Rendered for the University of California from 1911 to 1915, the pomological water colours of Ellen Isham Schutt (1873-1955) can be read as a progressive era desire for control over nature for the purposes of nation building. In the preceding decade, Schutt had been hired by the United States Department of Agriculture (USDA) in Washington D.C., to create a catalogue of standards for both foreign and domestic fruit varieties. In 1911 Schutt was poached by the University of California to paint a comparative series on locally farmed apples, grown, harvested and stored under differing conditions, showing a gradation of mould and rot.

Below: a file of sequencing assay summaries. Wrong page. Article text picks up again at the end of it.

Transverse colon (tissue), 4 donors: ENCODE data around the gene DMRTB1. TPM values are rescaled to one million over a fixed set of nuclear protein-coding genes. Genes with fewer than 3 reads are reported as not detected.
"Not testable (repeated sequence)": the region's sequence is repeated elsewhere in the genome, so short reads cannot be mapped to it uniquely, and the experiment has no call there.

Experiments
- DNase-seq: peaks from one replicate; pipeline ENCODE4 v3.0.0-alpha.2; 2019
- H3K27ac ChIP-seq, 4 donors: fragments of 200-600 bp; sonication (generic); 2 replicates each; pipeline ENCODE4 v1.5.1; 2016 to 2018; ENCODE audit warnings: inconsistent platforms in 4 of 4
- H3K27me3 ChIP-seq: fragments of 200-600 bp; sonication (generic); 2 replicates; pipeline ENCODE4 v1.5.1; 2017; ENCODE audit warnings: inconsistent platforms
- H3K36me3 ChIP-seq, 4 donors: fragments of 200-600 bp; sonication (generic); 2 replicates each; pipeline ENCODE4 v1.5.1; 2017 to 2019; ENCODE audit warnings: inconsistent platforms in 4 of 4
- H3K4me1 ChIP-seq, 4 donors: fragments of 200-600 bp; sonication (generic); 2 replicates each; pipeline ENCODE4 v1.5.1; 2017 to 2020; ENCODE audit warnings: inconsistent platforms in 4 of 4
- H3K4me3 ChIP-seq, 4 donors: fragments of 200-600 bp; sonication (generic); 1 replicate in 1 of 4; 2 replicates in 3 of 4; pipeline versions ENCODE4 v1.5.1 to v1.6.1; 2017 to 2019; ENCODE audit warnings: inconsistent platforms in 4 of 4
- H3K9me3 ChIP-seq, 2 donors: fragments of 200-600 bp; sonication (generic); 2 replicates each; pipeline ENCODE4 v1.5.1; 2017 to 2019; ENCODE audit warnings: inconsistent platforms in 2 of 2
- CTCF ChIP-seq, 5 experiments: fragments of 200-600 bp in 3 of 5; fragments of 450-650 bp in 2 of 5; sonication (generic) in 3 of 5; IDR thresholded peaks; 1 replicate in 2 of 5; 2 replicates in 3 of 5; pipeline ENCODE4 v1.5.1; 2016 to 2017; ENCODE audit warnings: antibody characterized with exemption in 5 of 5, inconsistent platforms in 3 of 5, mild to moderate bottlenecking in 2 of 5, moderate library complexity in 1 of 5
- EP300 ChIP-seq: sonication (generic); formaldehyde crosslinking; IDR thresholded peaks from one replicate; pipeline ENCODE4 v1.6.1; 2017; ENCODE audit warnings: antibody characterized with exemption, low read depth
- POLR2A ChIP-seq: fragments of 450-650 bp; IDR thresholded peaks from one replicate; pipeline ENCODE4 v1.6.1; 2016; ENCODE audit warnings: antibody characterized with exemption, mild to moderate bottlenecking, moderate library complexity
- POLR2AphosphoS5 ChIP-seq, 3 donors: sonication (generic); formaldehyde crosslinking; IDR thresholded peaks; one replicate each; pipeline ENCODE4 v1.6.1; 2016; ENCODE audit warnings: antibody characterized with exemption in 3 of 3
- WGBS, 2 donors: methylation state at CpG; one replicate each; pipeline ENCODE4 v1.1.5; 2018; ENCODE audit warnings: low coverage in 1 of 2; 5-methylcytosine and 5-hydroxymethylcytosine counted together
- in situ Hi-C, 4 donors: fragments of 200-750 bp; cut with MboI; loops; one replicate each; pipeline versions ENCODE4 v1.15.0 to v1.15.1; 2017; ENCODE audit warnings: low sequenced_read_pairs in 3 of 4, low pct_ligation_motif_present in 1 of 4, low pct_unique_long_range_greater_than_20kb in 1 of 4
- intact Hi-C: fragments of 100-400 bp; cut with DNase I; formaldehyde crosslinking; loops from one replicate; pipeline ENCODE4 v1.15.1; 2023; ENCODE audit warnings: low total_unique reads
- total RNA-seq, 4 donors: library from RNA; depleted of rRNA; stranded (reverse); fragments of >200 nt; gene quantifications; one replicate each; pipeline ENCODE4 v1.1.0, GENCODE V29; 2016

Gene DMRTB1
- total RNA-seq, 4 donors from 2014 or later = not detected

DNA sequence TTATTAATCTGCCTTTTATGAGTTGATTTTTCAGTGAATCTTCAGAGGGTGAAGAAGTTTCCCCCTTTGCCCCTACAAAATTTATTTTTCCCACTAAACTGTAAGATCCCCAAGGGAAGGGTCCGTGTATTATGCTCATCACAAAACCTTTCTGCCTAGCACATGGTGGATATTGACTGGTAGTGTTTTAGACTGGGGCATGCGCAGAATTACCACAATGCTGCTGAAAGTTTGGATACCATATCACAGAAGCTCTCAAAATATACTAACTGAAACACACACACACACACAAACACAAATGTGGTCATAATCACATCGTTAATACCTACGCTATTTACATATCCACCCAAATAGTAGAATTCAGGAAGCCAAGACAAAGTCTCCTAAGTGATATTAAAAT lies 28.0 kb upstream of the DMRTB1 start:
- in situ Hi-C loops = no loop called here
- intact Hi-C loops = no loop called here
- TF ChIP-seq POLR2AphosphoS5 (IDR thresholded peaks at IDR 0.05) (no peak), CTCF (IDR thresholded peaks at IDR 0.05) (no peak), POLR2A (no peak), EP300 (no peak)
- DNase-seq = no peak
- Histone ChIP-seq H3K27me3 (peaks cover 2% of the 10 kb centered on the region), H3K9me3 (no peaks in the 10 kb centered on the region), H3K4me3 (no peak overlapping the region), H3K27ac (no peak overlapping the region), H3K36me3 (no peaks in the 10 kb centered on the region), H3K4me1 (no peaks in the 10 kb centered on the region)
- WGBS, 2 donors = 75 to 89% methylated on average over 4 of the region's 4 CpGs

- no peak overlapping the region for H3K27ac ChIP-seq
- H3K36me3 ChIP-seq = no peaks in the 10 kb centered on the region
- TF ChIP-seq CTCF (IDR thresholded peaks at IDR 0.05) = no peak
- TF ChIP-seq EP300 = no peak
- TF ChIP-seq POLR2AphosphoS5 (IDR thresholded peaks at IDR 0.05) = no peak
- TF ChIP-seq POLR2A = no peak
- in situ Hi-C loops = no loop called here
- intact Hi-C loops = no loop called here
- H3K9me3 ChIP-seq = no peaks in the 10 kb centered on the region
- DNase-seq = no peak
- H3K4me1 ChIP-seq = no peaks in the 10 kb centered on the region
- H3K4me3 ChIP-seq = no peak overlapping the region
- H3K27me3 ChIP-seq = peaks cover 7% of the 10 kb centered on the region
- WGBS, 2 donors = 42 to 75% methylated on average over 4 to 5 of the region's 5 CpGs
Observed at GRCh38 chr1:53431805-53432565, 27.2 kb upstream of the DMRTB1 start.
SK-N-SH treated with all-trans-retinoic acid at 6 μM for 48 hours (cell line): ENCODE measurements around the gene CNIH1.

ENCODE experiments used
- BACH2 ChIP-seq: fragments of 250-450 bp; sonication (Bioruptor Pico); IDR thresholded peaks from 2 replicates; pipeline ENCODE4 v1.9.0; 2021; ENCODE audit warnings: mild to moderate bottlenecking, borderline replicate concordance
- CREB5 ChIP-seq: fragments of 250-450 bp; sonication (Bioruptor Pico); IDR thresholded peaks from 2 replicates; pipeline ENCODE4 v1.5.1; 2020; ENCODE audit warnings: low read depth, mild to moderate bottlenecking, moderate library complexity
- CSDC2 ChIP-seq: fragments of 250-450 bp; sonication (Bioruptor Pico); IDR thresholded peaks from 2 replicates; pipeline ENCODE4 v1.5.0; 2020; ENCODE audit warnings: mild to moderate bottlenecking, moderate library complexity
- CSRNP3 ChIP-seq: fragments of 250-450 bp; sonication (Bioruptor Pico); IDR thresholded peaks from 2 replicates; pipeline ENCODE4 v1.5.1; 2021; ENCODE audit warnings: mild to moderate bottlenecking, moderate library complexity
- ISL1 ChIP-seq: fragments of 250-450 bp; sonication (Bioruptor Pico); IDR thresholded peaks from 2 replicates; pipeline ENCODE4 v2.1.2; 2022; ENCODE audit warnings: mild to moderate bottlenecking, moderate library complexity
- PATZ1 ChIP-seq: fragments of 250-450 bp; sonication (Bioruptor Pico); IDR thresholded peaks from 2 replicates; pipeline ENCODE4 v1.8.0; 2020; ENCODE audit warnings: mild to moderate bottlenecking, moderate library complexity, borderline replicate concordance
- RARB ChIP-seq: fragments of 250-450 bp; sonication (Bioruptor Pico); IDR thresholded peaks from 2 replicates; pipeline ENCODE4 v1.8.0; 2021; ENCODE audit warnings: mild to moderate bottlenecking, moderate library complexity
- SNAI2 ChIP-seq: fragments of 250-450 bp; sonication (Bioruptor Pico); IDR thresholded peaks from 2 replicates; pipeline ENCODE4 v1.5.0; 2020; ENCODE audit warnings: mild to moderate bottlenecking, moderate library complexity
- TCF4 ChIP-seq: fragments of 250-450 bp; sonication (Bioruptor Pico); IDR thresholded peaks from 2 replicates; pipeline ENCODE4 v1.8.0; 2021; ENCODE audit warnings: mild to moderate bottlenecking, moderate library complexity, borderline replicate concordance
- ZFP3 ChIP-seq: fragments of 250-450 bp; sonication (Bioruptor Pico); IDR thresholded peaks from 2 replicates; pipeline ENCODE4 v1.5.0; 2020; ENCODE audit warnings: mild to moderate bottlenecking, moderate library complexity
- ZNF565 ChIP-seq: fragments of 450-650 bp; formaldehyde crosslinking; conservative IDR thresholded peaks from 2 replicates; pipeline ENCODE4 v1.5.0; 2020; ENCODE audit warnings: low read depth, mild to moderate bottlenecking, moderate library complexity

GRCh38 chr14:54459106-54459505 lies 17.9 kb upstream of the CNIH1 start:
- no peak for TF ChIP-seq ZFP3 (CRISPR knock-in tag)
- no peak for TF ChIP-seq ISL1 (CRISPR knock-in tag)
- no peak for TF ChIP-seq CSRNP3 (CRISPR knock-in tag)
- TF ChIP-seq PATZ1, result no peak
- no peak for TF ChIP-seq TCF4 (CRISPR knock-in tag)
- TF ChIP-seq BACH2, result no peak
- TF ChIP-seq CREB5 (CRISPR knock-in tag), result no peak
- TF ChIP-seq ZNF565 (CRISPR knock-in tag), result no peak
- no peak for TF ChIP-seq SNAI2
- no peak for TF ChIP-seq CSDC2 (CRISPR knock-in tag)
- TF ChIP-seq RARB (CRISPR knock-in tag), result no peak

These paintings embody a vision of a ‘normal,’ even ‘perfect,’ apple grown in an ideal soil, harvested at the optimal time, and stored at the best temperature to ensure its longevity. But what does a multispecies (Helmreich and Kirkley 2010) interpretation of these paintings look like? Rethinking these images as composites rather than singularities opens up the affective entanglements (Hustak and Myers 2012) of both the human (producer, intended audience) and non-human (apples, bacteria, virus). By the 1930s the use of the newly popularised colour photography techniques in the first plant patents, relegated water colour illustration to the archive of Natural Philosophy. However, I read Schutt’s water colour paintings as more than technologies of standardisation but speculative explorations of the affective via the aesthetic and/or repulsive. By doing a close reading of a few paintings, I think with feminist science studies to complicate the role that these hyperreal images play in the eugenic aspirations of the early twentieth century nation building projects of the USDA.